We interrupt this ongoing monster attack to bring you: Days of our X-Lives, in which Colossus clears a hectare of land for (presumably) future arable farming, and Angel points out Wolverine is a psychotic killer who possibly shouldn't be allowed to play with others. Also in this episode: Storm gets hit on by a jive buster, and Sprite gets her dance on again.
Back at Hudson Bay, Nightcrawler is trying to dodge his assailant, and gets creative with his powers to do so. Since he can't 'port through the woods without risking rematerialisation inside a tree, he jaunts a few hundred feet into the air, finds a clearing, and jumps to it before he has time to start falling too fast to survive when he reappears. The wendigo's sheer speed means it doesn't do him much good, but it's still a great idea. As a reward, the creature punches Nightcrawler clear out of the forest, but straight at the cabin where the other heroes are planning. Hearing the resulting THWUMP! (though not, oddly, the monster constantly bellowing its own name), they pile out and attack. Within seconds, the wendigo has taken an exploding truck to the face, and beat a hasty retreat.
Whilst Shaman and Vindicator deal with the resulting forest fire, Wolverine and Snowbird track the fleeing beast to its lair. Logan sends Anne back to gather reinforcements, but the wendigo suddenly decides it's peckish for man-flesh, and Wolverine has to attack before back-up can arrive. He manages to overpower his foe for long enough for its prisoners to escape, but is then knocked out just as his friends arrive.
With the wendigo resurgent, and Logan unconscious, our heroes seem desperately short of stopping power, until Snowbird hits on the bright idea of morphing into a giant wolverine herself. The resulting brawl leaves wendigo battered and defeated, but Snowbird has gone too deep: the irresistible raw power of the wolverine (seriously? They always looked like dogs dressed as bears to me ) has overwritten her gamma waves. Wolverine manages to talk her down, in one of those "what did they actually say?" Lost in Translation scenes that always annoy me more than they probably should do.
With Snowbird calmed and returned to her human form, Shaman works his Tsuu T'ina mojo, and the wendigo once more becomes a rather confused-looking Georges Baptiste, who looks even more befuddled when Guardian immediately arrests him. Hudson reasons that since Baptiste willingly became the wendigo, he's legally responsible for everyone he then ate. That's a court case I'd like to read the verdict from.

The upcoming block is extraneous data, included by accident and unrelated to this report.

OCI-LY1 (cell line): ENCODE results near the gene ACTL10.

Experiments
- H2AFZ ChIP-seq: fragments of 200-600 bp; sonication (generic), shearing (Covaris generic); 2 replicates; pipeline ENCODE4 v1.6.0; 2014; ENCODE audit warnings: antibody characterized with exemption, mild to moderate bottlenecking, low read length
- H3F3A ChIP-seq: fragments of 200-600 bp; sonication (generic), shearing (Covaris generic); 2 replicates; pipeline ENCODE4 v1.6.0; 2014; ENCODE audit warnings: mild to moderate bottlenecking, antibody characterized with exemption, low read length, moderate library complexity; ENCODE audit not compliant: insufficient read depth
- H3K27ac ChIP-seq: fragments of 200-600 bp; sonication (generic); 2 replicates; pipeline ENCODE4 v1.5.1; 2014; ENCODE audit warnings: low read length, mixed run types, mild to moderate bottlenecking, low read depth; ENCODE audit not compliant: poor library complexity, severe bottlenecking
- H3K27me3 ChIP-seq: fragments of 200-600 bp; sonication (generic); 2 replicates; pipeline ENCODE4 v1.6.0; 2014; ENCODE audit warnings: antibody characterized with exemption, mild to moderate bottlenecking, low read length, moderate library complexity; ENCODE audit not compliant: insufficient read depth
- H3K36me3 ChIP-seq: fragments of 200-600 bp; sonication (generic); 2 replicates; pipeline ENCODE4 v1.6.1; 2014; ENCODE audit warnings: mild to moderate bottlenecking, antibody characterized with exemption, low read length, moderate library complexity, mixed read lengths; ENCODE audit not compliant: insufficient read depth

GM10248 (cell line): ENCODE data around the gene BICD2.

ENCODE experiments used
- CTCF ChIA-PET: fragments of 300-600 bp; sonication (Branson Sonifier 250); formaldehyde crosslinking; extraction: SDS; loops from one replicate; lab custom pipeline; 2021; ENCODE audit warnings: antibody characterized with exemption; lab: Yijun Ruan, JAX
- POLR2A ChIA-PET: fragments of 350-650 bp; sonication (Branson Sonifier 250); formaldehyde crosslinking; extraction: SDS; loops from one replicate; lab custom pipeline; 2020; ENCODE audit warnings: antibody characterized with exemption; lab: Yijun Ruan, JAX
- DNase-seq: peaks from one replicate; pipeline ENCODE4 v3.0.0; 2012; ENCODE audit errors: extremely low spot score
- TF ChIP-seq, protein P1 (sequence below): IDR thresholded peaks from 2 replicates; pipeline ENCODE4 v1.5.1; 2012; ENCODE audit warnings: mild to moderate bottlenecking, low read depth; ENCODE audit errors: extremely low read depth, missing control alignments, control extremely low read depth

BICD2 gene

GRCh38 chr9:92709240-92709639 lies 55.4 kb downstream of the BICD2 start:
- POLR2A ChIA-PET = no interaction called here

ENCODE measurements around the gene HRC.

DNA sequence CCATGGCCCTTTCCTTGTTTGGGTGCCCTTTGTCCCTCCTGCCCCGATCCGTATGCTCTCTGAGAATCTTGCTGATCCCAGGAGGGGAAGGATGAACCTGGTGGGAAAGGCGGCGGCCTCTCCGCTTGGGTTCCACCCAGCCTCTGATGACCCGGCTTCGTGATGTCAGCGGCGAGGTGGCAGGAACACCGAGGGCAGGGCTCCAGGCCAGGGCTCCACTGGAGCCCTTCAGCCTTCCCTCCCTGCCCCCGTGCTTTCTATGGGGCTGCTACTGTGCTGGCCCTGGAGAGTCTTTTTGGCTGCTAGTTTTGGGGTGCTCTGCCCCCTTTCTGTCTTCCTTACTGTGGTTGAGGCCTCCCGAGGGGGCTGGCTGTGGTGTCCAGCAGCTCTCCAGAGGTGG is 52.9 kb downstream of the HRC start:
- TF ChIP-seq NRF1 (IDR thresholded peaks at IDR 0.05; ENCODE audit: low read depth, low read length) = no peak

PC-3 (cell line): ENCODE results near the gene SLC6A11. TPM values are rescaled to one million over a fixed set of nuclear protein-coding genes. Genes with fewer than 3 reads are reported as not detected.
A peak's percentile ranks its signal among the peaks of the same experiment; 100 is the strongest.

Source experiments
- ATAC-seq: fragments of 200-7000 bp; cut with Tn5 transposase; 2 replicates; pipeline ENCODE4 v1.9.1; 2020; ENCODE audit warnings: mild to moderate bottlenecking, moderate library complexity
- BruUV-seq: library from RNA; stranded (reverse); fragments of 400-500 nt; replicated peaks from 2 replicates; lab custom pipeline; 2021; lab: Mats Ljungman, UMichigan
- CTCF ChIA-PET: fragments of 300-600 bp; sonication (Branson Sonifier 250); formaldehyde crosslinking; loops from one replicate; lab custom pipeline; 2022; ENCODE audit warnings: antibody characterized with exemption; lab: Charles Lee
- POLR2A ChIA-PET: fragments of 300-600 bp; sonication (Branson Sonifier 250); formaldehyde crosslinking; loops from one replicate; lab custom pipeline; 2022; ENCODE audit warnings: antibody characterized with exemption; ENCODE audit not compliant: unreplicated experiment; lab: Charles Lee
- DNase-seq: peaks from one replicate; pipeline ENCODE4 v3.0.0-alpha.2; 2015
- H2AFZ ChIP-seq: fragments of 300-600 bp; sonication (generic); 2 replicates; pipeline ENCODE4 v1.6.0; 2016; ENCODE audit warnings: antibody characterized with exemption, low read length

As Alpha Flight depart, Nightcrawler asks the awkward question: what exactly separates Baptiste's desire to become wendigo, and Wolverine's bellicosity and beserker rages? Logan explains that no-one he ever killed wasn't trying to kill him, and Nightcrawler concedes that point, but notes that having justification isn't the same thing as having the right. It's a good, believable exchange between the characters (and far from the last time they will have the conversation), and they both have solid bases for their opinions - Logan because he's only ever killed in self-defence, and Kurt because Logan chose to end up in situations in which killing in self-defence became necessary. No-one who insults as many people with guns as Wolverine does gets to claim their hands are entirely clean when the violence starts.
We end with two brief diversions. In Ottowa, Guardian learns that the government are shutting down Alpha Flight (maybe Operation: Nick A Cyborg didn't work out to well) and in New Mexico, Fred Dukes AKA The Blob escapes from a maximum security prison, swearing to join the New Brotherhood of Evil Mutants under a mysterious new female leader...
This issue takes begins just before midnight, and continues into night the following day.
The opening narration tells us that this story takes place in the final days of summer.
No. No no no no no no no.
We went through this yesterday, but let's review. Consider the following: Jean Grey became the Dark Phoenix in the middle of winter (UXM #134), and was buried less than a week later (UXM #138). Are we really supposed to believe that UXM #139 is set in early September? That Kitty Pryde was at the school for seven months before she saw the Danger Room or got around to returning to her dancing hobby? That more than half a year passed before Xavier had time to test Angel's ability to work in a team after so long alone?
Je dit "la merde de vache", and that's before we get to the true killer: Kitty was described as thirteen and a half when she first appeared before Jean's death, and she hasn't turned fourteen yet.
I know why Claremont is doing this, actually. The next story (spoilers!) is "Days of Future Past", which takes place on the eve of the 1980 presidential election - thus unwittingly presenting us with the thorny question: just how much of a cunt would Senator Kelly have to be to make him a worse executive than Ronald Reagan? Clearly Claremont doesn't want to wait, which is why Jean Grey dies around mid January and the wendigo attacks in September, despite every other indication being that only a few weeks have passed.
Anyway, we'll doubtless come back to this tomorrow.
Wednesday 3rd to Thursday 4th of November, 1982.
X+4Y+218 to X+4Y+219.
1 Marvel year = 3.74 standard years.
(Shadowcat is 22 years old).
|Chased by zombies or bigots,|
depending on the film.
The US midterm elections widen the Democratic majority in the House of Representatives.
"I understand, Logan. What you say is reasonable, logical, justifiable. But does that make it right?"
 No conversation on this topic can go without a shout-out to by dear friend Ibb, who resolutely refused to believe that the wolverine existed as a creature at all, and was convinced I had invented it, using the name of Marvel character so as to confuse her.